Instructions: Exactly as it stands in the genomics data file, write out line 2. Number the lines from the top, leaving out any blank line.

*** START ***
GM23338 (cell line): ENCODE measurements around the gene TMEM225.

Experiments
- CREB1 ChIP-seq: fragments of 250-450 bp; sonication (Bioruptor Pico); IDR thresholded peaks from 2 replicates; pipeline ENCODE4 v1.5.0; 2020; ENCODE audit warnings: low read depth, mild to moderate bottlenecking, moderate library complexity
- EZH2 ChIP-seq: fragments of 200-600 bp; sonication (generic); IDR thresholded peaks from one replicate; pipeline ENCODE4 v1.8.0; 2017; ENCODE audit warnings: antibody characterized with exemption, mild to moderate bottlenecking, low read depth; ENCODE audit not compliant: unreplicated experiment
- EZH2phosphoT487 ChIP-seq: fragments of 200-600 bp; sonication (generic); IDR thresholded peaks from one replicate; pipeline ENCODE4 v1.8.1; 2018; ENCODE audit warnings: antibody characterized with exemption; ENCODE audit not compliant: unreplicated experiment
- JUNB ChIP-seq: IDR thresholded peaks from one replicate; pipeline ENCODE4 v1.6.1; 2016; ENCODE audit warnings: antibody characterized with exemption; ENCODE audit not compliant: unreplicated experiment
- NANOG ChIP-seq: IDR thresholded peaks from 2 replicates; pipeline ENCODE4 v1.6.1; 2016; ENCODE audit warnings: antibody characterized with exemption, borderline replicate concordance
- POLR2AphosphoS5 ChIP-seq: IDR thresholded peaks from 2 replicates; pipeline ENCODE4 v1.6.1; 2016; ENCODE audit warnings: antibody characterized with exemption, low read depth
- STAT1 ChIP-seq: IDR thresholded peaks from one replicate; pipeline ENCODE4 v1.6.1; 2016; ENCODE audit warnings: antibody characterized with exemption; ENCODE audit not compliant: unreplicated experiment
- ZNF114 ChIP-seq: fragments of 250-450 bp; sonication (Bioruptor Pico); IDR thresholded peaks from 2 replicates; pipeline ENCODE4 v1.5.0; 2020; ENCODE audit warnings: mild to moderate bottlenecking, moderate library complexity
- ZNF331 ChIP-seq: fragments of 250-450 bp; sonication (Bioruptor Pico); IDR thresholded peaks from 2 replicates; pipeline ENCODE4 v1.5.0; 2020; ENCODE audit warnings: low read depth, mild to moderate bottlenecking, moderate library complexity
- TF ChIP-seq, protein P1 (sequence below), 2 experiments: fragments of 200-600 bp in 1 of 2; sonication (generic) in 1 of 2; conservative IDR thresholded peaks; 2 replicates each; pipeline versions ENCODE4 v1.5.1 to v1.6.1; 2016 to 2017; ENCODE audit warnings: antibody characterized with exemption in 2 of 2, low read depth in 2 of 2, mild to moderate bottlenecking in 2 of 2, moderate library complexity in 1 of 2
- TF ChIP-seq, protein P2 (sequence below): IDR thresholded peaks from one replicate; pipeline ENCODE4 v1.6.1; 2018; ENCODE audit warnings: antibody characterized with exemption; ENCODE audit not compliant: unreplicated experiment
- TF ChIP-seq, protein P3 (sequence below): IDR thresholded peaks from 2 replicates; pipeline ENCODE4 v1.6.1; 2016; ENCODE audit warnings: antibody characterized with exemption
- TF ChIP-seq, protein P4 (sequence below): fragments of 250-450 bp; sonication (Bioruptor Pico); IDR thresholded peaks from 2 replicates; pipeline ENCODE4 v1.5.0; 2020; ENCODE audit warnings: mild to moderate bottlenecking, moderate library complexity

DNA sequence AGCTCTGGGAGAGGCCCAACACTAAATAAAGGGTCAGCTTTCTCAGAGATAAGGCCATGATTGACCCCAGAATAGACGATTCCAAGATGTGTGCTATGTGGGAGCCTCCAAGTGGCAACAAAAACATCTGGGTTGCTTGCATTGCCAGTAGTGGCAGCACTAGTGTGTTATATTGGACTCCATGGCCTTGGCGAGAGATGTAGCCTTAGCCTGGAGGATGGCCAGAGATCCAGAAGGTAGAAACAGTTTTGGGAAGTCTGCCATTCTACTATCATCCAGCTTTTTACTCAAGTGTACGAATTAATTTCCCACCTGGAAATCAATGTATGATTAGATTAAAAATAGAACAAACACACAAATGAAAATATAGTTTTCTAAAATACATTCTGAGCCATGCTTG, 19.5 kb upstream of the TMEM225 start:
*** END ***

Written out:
Experiments